MSN Money: "Arizona's hospital industry has decided not to push for an income tax increase on the state's wealthy to help the Arizona Health Care Cost Containment System," the Medicaid program in the state. The Arizona Hospital and Healthcare Association announced Tuesday that it will not file "a ballot measure asking voters to impose an additional 1 percent tax on individuals' income over $150,000 and couples' income over $300,000. The hospital industry group had been looking at a referendum for the November ballot to help fund AHCCCS, which faces budget cuts because of state deficits" (Sunnucks, 4/6).
The Baltimore Sun: "Maryland's hospital rate-setting authority voted Tuesday to make patients and insurance companies shoulder most of $123 million in Medicaid expenses that the budget-strapped state can't cover. That will hit insurers, self-insured employers and the uninsured starting in July, when the next fiscal year begins. Eventually, insurers said, the costs will show up in health insurance premiums that employers and workers pay. The increase of about three-quarters of 1 percent will add about $110 to the average hospital bill of $11,500, but the bottom-line effect on premiums is unclear" (Smith Hopkins, 4/7).
The Baltimore Sun, in a separate article: "Local health officials from across Maryland say this year's state budget will lock in crippling cuts that will weaken food inspections, pregnancy clinics, chronic disease prevention and other services provided by front-line workers. ... The spending plan that lawmakers are poised to adopt this week contains $37 million in state funds for local health departments -- about the same amount they received in 1997. As recently as two years ago, the local departments got $73 million in state money for their operations. Local governments also contribute to local health departments, which are technically state agencies" (Carson, 4/7).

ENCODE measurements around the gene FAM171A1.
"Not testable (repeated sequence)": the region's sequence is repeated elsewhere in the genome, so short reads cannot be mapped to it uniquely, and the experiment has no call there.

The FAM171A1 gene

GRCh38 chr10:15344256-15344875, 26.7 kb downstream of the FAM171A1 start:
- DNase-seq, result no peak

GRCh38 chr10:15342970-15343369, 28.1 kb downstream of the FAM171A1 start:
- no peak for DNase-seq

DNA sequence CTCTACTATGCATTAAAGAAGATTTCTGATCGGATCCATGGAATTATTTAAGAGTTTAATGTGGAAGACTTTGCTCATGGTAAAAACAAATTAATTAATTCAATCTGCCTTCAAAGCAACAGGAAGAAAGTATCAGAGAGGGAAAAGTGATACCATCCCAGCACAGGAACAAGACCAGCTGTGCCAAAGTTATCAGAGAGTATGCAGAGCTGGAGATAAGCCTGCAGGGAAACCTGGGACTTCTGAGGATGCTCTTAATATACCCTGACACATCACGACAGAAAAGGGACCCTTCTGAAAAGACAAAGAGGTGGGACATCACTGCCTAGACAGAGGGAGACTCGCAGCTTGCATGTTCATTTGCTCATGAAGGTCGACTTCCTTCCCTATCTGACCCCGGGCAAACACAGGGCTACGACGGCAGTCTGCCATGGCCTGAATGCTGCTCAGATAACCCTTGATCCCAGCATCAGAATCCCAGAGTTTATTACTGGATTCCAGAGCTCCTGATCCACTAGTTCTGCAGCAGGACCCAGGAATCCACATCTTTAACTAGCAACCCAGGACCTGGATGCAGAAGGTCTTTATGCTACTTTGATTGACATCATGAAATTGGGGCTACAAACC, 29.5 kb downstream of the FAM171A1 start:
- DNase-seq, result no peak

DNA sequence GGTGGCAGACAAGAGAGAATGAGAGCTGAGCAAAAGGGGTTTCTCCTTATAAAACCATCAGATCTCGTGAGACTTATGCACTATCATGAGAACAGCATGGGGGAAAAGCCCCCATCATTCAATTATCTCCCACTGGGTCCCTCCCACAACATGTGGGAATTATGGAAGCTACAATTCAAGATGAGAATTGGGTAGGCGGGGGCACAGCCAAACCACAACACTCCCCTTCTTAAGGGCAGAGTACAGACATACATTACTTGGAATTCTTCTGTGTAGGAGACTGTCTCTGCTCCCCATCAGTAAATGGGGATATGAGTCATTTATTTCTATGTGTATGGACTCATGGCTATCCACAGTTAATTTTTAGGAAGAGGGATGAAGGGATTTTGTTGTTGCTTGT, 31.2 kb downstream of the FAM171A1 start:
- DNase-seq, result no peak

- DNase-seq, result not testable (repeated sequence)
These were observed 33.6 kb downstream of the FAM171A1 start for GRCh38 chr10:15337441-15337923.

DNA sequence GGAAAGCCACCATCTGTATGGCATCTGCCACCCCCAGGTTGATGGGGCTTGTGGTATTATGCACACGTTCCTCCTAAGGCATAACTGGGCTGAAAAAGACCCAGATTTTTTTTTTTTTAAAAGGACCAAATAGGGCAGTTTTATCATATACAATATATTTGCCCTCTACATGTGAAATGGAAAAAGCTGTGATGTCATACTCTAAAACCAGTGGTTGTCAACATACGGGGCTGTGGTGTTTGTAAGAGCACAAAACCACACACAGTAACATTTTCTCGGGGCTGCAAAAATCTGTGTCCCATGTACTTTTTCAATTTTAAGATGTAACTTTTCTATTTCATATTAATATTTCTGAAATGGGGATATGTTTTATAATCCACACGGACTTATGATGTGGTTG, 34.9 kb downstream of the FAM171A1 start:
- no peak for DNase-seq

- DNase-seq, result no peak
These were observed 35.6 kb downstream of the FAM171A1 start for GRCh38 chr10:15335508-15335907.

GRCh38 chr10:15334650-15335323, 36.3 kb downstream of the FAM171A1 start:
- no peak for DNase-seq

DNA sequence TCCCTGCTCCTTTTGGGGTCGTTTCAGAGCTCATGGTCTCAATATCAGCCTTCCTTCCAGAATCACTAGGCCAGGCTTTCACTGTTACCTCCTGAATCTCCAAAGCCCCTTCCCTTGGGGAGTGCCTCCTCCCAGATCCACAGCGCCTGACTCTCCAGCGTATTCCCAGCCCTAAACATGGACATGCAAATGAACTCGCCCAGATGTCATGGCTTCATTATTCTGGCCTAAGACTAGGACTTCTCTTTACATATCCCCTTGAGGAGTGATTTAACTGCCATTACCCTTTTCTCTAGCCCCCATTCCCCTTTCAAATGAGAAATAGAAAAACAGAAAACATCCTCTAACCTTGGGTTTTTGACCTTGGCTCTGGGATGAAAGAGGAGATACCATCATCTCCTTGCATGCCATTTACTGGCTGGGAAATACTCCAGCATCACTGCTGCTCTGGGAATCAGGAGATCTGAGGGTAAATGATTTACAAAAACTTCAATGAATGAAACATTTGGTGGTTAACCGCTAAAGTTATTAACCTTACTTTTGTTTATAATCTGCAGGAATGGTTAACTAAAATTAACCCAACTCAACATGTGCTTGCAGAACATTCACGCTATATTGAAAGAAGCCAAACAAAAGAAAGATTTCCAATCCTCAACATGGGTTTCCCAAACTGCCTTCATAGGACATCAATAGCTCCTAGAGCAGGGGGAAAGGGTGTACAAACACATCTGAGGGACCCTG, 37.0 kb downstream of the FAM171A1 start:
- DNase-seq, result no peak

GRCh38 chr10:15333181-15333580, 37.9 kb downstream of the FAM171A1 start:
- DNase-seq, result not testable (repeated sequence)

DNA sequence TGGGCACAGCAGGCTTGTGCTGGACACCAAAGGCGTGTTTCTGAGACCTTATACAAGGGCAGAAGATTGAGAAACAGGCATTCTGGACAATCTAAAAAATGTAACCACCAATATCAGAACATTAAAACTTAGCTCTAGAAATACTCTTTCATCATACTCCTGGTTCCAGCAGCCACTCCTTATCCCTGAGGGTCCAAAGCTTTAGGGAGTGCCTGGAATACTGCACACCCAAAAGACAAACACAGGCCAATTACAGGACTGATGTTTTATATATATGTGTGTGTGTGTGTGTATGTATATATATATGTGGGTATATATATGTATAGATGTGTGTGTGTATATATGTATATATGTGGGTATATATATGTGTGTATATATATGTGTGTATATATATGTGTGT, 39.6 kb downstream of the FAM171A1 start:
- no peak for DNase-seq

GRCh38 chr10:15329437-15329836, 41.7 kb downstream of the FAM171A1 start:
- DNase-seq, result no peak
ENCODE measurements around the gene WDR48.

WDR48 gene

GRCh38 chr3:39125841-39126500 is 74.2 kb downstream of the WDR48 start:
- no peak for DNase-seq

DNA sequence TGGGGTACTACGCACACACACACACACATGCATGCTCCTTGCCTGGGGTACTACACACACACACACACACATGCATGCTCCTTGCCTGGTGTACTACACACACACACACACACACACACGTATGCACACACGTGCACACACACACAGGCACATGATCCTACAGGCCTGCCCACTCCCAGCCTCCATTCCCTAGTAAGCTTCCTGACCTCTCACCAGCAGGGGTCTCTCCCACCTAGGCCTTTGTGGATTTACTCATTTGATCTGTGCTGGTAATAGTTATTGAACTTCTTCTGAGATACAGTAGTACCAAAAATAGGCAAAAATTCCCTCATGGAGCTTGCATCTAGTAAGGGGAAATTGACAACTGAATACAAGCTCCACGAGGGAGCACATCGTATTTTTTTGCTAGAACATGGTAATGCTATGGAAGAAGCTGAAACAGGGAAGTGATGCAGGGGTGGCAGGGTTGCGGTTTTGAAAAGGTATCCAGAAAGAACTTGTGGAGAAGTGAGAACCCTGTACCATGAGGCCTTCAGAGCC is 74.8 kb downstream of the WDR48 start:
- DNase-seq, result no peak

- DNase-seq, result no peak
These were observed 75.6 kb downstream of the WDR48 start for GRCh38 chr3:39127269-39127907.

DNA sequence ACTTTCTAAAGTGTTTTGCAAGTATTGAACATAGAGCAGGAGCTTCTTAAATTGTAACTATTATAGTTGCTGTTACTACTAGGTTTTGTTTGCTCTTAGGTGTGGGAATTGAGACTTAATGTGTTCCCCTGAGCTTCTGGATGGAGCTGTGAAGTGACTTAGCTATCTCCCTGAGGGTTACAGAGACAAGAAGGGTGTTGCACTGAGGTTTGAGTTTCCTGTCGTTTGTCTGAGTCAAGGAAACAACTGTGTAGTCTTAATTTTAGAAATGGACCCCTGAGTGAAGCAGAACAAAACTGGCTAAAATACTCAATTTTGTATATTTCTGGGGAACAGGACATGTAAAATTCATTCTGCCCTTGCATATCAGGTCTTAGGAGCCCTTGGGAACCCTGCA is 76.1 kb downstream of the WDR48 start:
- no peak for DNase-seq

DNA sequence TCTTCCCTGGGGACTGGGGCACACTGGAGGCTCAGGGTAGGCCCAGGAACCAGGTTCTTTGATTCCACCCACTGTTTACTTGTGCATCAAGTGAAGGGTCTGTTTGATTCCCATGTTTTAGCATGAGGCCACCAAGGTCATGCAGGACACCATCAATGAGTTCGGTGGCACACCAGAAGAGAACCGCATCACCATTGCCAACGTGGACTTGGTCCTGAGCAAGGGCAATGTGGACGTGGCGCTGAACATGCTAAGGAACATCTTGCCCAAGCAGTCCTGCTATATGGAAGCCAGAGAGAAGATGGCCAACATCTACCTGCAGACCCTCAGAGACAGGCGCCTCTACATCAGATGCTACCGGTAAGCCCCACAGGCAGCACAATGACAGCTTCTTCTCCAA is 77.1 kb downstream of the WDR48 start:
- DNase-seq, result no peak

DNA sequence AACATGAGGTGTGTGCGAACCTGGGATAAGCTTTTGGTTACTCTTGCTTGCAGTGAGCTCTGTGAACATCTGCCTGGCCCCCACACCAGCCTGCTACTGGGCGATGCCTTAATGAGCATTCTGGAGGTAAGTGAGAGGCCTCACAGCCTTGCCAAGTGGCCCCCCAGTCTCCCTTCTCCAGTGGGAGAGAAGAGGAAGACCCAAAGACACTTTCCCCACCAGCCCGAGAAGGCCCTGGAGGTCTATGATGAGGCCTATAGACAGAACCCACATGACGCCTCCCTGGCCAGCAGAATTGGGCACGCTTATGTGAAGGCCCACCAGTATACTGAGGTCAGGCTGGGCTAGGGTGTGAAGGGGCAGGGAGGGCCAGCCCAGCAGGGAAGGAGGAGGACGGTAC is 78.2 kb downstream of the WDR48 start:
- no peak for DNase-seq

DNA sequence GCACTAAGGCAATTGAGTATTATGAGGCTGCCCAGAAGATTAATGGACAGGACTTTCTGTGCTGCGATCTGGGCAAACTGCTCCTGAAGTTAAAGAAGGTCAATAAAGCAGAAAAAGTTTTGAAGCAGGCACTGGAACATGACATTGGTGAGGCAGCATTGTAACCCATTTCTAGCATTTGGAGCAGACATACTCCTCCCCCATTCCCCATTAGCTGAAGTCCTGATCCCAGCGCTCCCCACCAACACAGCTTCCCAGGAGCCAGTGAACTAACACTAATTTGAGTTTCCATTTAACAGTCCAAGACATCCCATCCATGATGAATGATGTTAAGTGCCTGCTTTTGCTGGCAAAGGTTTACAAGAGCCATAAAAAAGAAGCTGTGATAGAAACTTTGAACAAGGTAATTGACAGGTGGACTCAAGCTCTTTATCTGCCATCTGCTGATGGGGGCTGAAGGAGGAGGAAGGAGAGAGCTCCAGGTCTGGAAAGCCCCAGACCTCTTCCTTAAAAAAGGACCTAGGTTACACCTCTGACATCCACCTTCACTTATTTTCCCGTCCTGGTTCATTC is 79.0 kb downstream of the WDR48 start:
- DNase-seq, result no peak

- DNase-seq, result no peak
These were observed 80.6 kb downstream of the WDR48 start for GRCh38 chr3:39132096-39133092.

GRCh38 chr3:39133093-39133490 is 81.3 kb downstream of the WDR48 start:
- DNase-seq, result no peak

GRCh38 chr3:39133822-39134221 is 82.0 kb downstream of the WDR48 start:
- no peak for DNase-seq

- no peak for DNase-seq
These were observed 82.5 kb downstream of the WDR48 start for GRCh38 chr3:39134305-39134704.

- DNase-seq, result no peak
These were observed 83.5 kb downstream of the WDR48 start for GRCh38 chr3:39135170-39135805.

The Durango (Colo.) Herald: "A Durango couple's lawsuit against their health insurance company is back in court for a third time after a federal appeals court handed them a small victory last week. The case could affect how the law treats employees of tribal-owned companies like the Southern Ute Growth Fund. Stephen Dobbs worked for the Southern Ute Indian Tribe when he tried to get treatment for his son's rare skull condition. Anthem Blue Cross, the tribe's insurance company, initially forced Dobbs and his wife, Naomi, to pay expensive out-of-network rates for the specialist who treated their son. Their out-of-pocket costs reached $100,000. The boy's surgery was successful, and Anthem eventually repaid much of the money. But the Dobbses alleged shoddy treatment by Anthem, so they sued the company to make it think twice about treating others in the same way. Anthem argued that the lawsuit is blocked by a federal law known as ERISA, a law that attempts to set up a single standard for employee benefits nationwide. It also makes it difficult to sue insurance companies. The Dobbses argued that because Stephen Dobbs worked for the tribe -- a sovereign government -- ERISA does not apply" (Hanel, 4/7).
Health News Florida: "Seeking dramatic changes in Florida's Medicaid program, House leaders late Monday released a proposal that would require almost all beneficiaries statewide to enroll in managed-care plans --- including seniors who need long-term care. The proposal would take years to carry out, but Medicaid managed care would become mandatory in 2011 in Miami-Dade County. The state's most-populous county would join five other counties in a controversial pilot program formerly known as 'Medicaid Reform.' If approved, the proposal would save little money for the state during the next two years. But House Health Care Appropriations Chairwoman Denise Grimsley, R-Lake Placid, said moving to a fully managed-care system would provide 'long-term budget predictability' in the Medicaid program, which is expected to cost more than $19 billion in the upcoming fiscal year" (Saunders, 4/6).